It’s important to note that I am in the UK and for the most part I speak about the regulations here. All countries have different rules and in some home birth is still considered illegal. Nowadays hypnobirthing is increasingly popular. Some hospitals offer hypnobirthing courses as part of their antenatal package. Many people take a hypnobirthing course regardless of their birth preferences. Most people recognise hypnobirthing and almost everyone has heard of it. Especially since our Duchess of Cambridge regularly speaks about using hypnobirthing during pregnancy and birth with all three of her children.
I imagine part of the reason you have decided to read this is to find out exactly what hypnobirthing is. I hope by the end you have a clear idea and feel as passionate as me about the benefits. In a nutshell, hypnobirthing is a birth education programme that helps a birthing parent understand and feel in control of their experience. Hypnobirthing covers the physiology of birth, the regulations of the care provider. And gives techniques to help the birthing person remain in control and informed ensuring the entire experience is consent based.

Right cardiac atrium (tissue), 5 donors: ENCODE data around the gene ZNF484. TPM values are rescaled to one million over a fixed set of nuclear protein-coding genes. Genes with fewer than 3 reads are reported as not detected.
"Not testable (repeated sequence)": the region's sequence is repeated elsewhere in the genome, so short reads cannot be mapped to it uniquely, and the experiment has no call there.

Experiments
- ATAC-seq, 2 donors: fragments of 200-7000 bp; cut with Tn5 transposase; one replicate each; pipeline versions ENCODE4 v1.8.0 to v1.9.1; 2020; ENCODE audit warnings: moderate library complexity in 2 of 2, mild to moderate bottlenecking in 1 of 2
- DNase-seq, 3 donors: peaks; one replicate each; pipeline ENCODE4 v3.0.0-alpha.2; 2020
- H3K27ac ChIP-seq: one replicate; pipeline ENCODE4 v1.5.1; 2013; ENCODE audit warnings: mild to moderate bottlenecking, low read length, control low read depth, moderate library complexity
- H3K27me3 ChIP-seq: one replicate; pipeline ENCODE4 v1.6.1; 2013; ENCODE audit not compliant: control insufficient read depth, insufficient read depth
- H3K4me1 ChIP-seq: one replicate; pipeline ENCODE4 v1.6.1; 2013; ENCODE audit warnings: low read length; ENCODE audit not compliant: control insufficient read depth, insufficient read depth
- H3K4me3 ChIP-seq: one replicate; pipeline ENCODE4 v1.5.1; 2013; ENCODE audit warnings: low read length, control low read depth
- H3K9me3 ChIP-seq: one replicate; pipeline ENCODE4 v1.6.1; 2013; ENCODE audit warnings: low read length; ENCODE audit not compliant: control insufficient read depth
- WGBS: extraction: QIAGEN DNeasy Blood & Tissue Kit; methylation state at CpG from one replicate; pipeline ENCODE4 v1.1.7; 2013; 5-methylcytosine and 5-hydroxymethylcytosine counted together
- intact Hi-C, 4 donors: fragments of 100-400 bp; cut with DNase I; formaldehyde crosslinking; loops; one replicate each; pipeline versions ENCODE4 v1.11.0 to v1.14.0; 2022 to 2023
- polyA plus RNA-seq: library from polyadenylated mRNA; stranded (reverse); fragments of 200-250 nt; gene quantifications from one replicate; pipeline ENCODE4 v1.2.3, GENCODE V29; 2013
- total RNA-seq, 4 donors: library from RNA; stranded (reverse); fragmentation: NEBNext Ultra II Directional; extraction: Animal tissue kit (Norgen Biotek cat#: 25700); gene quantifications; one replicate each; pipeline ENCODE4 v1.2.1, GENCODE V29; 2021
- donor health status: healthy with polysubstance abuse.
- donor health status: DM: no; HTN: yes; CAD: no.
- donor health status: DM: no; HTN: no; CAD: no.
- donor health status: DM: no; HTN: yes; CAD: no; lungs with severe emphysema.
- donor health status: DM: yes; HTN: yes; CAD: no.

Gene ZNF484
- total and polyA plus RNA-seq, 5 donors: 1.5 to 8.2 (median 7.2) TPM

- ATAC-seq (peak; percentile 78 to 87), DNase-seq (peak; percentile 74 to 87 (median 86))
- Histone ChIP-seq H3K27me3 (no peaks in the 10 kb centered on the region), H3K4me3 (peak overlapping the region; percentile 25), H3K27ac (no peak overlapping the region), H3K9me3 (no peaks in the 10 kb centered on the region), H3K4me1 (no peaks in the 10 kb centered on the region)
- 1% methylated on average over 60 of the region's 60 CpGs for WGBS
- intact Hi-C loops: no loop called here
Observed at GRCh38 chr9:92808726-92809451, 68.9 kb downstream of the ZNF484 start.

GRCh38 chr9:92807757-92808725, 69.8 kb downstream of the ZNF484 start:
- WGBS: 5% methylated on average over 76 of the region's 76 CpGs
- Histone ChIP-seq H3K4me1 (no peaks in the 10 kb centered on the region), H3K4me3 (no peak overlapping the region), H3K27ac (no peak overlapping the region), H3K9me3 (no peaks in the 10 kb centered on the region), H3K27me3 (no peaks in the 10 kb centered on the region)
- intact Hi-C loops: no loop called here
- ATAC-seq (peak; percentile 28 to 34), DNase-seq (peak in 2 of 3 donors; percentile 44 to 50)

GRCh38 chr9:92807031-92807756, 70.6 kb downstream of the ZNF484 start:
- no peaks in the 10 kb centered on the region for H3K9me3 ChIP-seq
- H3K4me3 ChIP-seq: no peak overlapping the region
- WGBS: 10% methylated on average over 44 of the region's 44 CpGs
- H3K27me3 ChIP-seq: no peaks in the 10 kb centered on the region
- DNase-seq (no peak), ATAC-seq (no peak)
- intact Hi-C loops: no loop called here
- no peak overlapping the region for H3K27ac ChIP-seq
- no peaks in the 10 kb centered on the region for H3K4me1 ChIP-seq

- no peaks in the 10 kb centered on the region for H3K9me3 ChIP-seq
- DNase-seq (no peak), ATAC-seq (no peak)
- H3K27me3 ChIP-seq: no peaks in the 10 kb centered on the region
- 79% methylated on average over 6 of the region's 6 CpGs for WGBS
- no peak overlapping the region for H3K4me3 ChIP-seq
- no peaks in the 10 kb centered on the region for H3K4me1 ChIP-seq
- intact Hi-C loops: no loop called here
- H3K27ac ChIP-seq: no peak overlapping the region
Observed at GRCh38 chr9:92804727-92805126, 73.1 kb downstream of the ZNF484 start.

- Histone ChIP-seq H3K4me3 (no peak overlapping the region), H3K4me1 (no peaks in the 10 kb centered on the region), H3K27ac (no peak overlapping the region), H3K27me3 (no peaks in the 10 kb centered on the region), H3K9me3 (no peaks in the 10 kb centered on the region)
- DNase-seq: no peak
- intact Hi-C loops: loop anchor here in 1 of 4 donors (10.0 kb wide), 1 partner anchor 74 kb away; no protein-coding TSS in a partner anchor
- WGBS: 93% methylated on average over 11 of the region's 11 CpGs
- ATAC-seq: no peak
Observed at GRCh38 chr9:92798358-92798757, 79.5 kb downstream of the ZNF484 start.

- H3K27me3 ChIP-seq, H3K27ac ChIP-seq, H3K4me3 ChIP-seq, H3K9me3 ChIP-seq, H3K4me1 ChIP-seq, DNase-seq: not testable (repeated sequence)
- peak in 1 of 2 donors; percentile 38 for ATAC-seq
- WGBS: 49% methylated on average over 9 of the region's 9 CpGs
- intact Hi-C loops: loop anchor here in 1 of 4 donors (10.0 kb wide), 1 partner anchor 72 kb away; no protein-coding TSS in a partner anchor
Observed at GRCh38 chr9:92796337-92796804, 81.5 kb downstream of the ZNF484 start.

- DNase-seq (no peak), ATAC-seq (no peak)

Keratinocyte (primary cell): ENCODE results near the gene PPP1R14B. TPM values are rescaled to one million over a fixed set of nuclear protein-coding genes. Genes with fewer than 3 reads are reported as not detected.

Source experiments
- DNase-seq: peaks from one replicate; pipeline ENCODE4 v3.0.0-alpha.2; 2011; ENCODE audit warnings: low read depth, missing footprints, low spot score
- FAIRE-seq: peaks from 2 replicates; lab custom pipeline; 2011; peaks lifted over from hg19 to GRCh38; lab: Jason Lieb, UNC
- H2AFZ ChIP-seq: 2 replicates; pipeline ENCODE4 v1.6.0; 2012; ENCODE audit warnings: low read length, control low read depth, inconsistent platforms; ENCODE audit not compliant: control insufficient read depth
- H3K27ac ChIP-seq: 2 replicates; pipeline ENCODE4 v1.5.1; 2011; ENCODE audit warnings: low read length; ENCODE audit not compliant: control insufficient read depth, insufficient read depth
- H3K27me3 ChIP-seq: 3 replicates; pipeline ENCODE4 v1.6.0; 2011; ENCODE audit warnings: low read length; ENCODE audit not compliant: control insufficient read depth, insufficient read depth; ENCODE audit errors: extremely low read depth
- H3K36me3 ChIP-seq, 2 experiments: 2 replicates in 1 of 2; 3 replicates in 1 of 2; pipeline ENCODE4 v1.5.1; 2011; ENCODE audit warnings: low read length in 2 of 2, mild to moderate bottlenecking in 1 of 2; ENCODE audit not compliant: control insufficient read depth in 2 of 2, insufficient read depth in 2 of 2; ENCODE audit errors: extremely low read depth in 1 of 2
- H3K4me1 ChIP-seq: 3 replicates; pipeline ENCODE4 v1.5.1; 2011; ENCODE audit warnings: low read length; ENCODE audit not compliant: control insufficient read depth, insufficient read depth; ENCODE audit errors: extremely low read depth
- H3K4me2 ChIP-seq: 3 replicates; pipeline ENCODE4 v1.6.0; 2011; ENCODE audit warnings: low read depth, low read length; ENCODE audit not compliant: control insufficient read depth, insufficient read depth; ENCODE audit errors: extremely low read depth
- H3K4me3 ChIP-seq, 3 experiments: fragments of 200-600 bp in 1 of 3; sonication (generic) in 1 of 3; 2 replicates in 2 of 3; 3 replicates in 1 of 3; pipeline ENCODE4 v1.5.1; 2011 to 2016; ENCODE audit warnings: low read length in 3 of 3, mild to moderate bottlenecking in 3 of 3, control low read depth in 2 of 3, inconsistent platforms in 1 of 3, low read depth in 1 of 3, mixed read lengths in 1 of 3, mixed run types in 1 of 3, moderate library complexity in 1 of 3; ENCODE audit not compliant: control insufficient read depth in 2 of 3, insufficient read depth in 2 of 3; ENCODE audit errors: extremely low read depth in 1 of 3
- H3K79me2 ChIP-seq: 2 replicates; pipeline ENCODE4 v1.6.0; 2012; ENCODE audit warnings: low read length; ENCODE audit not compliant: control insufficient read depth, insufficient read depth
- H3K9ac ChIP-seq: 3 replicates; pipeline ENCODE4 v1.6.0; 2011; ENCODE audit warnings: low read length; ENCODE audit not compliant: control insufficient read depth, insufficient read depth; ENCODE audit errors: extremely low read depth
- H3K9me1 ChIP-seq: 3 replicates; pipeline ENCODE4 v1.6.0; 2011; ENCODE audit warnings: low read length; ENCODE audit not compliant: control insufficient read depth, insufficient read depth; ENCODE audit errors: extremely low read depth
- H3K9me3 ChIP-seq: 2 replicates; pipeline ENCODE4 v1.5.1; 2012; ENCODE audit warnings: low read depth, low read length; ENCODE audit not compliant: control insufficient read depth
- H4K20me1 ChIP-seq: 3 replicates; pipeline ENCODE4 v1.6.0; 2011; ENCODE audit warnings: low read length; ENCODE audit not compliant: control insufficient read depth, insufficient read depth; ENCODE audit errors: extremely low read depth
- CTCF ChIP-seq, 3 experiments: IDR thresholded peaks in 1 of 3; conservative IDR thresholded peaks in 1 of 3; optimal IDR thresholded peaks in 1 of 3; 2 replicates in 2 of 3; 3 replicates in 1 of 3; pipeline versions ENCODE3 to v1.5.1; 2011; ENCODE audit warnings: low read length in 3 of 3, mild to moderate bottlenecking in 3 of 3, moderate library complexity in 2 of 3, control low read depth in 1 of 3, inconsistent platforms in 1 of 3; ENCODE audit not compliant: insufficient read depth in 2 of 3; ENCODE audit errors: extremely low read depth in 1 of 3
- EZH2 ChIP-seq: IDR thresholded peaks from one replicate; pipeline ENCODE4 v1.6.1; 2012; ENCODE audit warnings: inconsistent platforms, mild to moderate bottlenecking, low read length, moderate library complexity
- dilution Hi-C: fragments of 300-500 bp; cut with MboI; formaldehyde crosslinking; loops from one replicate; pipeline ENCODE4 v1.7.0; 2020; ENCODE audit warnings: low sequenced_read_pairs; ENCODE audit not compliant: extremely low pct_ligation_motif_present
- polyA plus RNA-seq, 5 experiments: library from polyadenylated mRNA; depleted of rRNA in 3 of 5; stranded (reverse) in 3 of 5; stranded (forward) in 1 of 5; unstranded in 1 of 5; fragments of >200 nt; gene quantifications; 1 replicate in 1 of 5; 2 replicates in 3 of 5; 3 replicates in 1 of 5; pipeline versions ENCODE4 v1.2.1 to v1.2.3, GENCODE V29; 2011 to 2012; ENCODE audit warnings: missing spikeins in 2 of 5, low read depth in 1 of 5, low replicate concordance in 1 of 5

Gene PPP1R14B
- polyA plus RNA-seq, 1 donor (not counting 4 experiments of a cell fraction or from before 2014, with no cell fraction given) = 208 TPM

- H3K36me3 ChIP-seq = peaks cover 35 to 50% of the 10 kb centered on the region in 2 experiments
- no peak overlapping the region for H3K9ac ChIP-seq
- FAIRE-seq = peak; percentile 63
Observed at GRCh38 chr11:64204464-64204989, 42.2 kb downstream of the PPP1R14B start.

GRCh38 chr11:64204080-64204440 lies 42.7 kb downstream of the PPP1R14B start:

I don’t know anyone that learned exactly what happens within the body when it births a baby. In fact, I only really got to understand myself when I became a hypnobirthing practitioner. Essentially procreation is the thing we were born to do. Wonderfully we now have heaps of other things to make life meaningful if we choose not to have children. However, from an evolutionary gene’s eye view the purpose of life is to make babies and help genes survive through the generations. In the UK we learn how to (not) make babies as early teens and we learn where a baby comes from – not the belly button apparently. Rarely do we learn the specifics of what makes a pregnant body birth the baby and how it does it.
Did you know that a pregnant person in a coma can give birth? Birthing a baby is a natural process that requires no conscious effort. So why do we hear of so many women being told to start pushing? It is questions like this that a hypnobirthing course answers.